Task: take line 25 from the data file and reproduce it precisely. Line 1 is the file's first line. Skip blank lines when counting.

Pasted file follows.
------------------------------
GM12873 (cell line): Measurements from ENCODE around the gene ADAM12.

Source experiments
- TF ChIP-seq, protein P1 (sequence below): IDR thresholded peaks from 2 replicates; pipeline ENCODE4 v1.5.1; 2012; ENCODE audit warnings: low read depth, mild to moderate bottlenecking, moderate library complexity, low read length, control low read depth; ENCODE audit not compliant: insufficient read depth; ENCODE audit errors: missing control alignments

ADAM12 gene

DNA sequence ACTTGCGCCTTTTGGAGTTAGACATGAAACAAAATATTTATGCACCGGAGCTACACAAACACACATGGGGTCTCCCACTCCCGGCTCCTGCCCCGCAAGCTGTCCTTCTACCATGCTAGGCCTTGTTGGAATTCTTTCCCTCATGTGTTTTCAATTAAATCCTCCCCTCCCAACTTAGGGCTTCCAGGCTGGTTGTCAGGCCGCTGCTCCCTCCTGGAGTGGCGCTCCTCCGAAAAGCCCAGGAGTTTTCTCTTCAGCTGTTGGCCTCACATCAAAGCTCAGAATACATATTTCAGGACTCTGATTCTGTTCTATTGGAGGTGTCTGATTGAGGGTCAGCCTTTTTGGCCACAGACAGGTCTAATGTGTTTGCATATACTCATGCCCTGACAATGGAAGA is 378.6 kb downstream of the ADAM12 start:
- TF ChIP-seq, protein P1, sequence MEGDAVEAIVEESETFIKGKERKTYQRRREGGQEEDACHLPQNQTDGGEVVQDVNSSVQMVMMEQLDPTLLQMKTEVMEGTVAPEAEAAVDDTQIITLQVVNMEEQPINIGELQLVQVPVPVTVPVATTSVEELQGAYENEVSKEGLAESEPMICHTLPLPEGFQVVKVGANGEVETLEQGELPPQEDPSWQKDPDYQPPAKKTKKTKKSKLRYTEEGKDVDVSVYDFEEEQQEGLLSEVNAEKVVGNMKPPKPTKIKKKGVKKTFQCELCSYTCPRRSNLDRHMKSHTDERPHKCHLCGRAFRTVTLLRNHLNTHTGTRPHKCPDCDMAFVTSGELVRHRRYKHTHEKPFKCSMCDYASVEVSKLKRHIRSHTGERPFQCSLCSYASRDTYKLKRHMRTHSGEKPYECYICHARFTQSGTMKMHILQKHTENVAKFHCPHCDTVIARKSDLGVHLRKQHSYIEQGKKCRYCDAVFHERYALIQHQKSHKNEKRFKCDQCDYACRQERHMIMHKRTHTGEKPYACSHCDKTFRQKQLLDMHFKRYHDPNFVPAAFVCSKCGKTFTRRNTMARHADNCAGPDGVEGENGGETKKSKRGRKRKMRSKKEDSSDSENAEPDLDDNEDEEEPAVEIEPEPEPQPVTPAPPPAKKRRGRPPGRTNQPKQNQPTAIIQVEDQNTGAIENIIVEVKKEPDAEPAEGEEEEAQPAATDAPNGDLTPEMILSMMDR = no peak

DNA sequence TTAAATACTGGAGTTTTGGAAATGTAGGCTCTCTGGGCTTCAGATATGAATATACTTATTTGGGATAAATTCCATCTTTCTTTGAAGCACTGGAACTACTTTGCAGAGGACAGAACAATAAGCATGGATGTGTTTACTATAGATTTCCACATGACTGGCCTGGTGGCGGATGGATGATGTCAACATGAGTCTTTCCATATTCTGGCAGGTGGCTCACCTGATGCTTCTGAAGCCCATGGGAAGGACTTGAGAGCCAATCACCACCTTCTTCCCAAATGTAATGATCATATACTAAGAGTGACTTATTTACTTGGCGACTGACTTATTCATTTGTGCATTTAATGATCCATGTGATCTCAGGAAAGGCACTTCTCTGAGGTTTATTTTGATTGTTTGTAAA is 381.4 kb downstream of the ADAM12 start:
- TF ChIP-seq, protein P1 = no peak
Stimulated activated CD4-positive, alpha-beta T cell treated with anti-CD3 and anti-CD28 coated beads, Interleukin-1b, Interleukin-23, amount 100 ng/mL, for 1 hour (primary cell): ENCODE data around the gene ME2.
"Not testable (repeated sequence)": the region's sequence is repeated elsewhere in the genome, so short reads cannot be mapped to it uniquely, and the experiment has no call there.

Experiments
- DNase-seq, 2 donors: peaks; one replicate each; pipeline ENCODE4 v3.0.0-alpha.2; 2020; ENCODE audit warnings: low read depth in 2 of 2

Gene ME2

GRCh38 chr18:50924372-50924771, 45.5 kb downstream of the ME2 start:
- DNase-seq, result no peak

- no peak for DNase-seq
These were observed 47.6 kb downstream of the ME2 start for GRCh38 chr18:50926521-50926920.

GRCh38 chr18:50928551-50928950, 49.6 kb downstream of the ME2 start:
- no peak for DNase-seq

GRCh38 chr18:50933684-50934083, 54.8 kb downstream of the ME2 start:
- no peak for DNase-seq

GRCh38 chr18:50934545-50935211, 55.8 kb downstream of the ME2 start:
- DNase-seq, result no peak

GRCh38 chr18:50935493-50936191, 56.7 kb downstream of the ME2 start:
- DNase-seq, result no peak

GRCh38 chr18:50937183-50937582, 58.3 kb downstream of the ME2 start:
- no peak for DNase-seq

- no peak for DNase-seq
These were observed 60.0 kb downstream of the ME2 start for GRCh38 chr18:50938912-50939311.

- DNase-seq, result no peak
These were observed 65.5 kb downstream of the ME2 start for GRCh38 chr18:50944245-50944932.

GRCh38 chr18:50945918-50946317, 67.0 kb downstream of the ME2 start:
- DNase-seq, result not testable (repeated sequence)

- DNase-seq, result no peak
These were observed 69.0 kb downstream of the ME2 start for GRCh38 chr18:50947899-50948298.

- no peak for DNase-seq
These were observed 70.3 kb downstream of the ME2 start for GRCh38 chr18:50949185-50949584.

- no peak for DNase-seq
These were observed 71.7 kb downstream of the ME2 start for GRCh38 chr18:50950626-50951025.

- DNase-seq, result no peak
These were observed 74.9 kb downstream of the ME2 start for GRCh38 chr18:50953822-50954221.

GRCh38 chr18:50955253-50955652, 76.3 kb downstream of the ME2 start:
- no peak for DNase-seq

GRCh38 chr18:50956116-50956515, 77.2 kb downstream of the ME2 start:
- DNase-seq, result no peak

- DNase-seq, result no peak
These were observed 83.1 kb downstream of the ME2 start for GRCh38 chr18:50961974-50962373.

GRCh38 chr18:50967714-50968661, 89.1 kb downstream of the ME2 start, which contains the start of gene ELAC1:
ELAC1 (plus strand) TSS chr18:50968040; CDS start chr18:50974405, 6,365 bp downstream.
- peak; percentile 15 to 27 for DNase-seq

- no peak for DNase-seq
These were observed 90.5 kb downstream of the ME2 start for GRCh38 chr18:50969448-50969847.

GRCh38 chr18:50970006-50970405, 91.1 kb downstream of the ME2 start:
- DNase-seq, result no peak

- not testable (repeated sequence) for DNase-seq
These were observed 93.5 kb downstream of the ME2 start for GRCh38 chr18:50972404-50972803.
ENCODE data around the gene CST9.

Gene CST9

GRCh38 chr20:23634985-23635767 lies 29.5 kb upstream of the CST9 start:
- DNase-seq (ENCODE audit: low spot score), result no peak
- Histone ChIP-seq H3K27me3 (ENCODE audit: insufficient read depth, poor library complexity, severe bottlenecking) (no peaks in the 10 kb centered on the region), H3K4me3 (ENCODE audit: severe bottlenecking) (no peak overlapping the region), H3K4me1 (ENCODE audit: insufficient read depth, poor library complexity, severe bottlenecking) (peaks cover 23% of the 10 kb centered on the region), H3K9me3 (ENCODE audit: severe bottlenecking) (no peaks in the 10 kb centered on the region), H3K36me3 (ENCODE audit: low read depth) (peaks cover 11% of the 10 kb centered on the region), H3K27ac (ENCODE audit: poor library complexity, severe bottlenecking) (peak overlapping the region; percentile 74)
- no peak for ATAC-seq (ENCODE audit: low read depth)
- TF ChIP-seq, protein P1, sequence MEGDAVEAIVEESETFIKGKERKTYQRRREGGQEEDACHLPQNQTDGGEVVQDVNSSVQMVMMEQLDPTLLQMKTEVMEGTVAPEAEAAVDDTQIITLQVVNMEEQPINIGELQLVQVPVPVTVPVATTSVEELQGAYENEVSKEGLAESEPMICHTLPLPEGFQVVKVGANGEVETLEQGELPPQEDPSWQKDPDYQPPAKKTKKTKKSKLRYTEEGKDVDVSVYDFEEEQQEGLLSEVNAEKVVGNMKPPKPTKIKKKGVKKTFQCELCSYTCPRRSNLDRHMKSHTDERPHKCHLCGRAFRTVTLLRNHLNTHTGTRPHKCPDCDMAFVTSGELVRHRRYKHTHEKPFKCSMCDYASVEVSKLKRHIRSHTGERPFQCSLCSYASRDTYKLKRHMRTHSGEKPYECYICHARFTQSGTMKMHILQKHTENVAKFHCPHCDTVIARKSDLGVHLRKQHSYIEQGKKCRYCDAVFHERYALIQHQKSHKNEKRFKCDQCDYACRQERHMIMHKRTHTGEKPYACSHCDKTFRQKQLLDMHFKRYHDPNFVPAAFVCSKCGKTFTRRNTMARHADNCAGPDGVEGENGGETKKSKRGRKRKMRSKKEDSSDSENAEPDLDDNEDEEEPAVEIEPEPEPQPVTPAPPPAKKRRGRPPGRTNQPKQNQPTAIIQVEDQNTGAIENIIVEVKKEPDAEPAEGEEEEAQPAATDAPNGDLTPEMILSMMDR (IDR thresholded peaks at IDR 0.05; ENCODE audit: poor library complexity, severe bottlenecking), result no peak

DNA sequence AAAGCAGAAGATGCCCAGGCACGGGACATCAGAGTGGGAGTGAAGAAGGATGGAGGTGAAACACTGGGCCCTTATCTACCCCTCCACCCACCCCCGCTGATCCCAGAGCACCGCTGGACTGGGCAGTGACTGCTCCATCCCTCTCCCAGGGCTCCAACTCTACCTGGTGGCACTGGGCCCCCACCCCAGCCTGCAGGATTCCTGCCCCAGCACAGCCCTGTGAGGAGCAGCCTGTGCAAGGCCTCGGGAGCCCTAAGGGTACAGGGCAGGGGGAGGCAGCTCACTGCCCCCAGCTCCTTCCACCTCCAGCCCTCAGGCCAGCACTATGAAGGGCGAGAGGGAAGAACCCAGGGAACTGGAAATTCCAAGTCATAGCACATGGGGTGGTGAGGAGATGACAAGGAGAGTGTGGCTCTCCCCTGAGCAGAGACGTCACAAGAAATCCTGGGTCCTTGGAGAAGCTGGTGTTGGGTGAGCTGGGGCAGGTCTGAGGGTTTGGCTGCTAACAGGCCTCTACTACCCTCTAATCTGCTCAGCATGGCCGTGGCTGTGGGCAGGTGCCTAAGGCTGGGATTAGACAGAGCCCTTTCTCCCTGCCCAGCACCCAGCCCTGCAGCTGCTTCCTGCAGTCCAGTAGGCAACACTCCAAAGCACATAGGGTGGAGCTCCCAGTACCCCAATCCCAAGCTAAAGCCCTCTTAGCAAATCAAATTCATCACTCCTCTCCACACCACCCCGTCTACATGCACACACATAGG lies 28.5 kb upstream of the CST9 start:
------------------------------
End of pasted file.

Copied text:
- DNase-seq, result no peak